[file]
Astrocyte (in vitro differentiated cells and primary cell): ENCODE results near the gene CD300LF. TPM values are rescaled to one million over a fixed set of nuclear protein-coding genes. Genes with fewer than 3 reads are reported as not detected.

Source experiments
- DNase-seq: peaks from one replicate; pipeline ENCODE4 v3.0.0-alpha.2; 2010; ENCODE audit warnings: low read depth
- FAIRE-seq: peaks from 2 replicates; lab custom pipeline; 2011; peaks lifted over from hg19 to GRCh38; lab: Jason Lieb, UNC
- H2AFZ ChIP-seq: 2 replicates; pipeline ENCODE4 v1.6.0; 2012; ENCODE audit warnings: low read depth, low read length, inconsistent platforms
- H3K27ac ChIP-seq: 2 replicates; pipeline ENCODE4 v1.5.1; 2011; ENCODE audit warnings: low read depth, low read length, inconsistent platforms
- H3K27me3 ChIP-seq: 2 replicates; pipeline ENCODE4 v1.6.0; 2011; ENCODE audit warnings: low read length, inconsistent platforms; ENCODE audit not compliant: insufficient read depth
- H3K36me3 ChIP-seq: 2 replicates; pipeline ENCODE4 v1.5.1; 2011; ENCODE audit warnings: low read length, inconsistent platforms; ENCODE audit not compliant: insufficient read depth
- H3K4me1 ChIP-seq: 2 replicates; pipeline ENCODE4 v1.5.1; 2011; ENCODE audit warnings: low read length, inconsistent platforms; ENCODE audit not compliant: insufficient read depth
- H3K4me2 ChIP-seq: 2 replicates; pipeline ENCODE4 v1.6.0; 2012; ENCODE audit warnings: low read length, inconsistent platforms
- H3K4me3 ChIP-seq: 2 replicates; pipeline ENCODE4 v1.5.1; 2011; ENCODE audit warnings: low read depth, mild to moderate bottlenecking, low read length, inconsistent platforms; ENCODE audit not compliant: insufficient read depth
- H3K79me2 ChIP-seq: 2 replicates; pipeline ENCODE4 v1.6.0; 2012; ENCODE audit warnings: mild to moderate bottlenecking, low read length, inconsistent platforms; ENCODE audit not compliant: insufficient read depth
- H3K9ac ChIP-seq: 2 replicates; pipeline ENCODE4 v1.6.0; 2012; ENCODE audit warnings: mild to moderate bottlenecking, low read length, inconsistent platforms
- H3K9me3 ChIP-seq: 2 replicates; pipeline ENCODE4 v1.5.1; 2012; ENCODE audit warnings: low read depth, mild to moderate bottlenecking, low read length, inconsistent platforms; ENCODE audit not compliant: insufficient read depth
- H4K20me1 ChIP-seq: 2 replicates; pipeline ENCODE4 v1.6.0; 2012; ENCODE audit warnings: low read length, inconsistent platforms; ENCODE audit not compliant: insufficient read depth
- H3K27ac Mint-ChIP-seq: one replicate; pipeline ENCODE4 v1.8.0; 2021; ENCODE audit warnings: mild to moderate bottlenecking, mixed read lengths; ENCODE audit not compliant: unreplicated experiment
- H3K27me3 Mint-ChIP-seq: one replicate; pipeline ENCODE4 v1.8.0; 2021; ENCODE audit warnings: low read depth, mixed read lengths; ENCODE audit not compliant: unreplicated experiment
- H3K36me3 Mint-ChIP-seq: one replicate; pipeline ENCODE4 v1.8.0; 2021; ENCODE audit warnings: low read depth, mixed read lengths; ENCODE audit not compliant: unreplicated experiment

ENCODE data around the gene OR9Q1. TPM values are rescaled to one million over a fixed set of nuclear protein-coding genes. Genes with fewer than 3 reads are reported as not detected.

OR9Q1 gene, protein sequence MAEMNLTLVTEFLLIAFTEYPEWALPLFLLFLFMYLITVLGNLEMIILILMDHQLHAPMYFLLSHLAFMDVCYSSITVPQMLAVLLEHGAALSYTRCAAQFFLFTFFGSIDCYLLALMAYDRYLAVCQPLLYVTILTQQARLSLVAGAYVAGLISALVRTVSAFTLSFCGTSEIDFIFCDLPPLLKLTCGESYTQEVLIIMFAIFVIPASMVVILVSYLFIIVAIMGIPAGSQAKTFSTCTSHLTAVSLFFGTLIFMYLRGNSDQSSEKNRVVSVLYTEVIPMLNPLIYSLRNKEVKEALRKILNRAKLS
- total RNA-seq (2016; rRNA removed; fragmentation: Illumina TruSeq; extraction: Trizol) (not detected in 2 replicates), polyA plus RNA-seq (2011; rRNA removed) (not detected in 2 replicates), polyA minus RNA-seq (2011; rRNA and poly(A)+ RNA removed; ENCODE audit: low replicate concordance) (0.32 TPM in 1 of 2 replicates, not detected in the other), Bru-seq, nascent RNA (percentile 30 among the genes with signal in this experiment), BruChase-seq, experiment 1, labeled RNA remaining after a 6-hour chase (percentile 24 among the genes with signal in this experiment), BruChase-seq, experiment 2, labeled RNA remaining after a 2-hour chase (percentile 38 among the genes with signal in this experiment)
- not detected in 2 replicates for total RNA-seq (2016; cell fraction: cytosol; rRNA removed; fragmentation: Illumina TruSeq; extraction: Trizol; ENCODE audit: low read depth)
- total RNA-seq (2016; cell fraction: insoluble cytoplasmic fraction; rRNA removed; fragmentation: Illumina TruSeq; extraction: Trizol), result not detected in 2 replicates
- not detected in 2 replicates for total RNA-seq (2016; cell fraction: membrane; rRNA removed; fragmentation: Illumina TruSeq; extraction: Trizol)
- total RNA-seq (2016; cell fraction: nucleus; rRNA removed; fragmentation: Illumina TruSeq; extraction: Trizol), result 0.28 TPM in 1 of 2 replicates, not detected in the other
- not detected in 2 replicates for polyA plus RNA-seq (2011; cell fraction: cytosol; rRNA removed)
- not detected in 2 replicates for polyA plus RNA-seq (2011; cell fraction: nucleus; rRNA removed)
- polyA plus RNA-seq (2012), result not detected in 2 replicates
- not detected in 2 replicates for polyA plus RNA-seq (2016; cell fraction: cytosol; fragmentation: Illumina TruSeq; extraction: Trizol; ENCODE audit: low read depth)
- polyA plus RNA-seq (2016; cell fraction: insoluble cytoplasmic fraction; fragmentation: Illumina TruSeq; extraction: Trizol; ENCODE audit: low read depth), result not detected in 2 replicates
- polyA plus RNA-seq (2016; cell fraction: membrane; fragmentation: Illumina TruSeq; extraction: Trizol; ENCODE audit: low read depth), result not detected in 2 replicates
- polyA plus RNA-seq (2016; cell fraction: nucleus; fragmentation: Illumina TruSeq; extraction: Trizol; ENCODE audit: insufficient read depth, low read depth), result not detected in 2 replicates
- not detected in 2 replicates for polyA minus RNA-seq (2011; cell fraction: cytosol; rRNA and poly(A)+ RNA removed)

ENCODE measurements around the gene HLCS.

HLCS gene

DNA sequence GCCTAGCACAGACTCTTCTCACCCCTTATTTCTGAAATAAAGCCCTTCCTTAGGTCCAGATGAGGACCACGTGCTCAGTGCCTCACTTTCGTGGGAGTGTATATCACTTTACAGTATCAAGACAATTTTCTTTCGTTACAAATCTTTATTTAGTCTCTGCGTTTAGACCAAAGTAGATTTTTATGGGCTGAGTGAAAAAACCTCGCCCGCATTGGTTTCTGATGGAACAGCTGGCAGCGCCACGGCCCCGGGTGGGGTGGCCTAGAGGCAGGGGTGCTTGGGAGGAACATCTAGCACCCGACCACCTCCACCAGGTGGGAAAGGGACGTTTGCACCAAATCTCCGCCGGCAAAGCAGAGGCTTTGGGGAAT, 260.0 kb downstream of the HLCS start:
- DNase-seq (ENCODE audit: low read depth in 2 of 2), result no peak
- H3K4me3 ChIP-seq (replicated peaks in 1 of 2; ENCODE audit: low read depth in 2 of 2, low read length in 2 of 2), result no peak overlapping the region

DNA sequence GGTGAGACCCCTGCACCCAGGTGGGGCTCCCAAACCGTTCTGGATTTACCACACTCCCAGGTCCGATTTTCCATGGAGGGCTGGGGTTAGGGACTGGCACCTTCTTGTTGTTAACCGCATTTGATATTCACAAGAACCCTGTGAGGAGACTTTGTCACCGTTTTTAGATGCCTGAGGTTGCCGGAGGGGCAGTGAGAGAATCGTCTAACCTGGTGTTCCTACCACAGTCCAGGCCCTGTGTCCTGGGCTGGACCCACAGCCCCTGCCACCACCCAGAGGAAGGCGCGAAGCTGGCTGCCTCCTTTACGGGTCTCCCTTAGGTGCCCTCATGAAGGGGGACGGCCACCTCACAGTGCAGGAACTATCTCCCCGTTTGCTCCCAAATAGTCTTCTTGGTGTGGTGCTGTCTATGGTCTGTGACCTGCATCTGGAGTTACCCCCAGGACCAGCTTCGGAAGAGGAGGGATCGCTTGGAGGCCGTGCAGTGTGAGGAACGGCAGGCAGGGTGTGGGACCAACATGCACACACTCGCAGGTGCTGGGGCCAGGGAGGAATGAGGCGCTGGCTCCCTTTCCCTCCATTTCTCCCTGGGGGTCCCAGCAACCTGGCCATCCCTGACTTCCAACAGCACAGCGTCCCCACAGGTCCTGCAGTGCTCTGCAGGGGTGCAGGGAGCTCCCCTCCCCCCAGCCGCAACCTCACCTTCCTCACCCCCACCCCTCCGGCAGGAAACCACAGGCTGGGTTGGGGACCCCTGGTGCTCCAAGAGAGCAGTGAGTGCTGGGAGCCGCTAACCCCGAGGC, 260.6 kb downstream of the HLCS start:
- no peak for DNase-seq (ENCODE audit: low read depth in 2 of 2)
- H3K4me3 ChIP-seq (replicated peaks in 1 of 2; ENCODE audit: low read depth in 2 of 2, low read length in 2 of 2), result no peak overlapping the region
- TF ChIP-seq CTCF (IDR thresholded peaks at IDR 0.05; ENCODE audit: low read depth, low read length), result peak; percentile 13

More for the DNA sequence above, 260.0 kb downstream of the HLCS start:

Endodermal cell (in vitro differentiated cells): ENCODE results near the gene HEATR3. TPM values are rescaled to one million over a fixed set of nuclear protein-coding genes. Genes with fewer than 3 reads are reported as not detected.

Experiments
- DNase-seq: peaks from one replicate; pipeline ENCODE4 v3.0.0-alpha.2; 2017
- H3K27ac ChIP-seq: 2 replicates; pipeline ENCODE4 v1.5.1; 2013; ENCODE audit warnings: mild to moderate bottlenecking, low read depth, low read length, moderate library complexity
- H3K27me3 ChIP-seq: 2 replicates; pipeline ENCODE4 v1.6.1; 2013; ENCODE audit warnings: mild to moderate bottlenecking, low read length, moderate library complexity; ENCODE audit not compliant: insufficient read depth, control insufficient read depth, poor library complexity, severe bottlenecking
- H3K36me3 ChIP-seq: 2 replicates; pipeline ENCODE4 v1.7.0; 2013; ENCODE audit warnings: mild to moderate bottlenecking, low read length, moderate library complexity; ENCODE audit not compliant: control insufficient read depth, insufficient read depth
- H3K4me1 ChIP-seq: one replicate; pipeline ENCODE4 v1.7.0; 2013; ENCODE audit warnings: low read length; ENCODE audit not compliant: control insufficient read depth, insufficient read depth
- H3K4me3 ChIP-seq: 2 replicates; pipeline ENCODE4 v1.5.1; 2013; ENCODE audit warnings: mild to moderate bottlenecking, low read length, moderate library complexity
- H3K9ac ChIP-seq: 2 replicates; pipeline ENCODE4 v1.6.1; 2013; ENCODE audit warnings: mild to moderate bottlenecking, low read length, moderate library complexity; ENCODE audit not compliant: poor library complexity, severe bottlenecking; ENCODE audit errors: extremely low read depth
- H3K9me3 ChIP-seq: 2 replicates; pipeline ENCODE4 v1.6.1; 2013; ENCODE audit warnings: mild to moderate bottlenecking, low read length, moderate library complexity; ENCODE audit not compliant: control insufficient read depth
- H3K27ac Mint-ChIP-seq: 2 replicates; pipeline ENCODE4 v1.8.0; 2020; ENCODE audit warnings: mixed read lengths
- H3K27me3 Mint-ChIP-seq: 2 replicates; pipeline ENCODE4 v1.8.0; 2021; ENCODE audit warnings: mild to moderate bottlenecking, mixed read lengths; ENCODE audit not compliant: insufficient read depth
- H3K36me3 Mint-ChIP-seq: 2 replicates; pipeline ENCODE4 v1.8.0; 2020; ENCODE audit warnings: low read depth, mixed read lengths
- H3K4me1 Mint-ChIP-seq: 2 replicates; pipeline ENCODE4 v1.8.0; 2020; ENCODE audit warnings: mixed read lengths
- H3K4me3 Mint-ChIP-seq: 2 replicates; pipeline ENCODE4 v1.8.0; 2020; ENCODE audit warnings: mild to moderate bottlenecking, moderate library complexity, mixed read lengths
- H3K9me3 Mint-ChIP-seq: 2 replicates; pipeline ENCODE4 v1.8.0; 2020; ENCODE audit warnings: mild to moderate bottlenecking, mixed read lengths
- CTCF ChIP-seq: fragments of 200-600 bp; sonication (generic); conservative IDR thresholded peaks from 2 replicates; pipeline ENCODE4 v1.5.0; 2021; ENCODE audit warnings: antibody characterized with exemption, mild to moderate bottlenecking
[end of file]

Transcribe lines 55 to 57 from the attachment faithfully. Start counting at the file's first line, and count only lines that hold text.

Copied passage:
- H3K27me3 Mint-ChIP-seq: 2 replicates; pipeline ENCODE4 v1.8.0; 2021; ENCODE audit warnings: mild to moderate bottlenecking, mixed read lengths; ENCODE audit not compliant: insufficient read depth
- H3K36me3 Mint-ChIP-seq: 2 replicates; pipeline ENCODE4 v1.8.0; 2020; ENCODE audit warnings: low read depth, mixed read lengths
- H3K4me1 Mint-ChIP-seq: 2 replicates; pipeline ENCODE4 v1.8.0; 2020; ENCODE audit warnings: mixed read lengths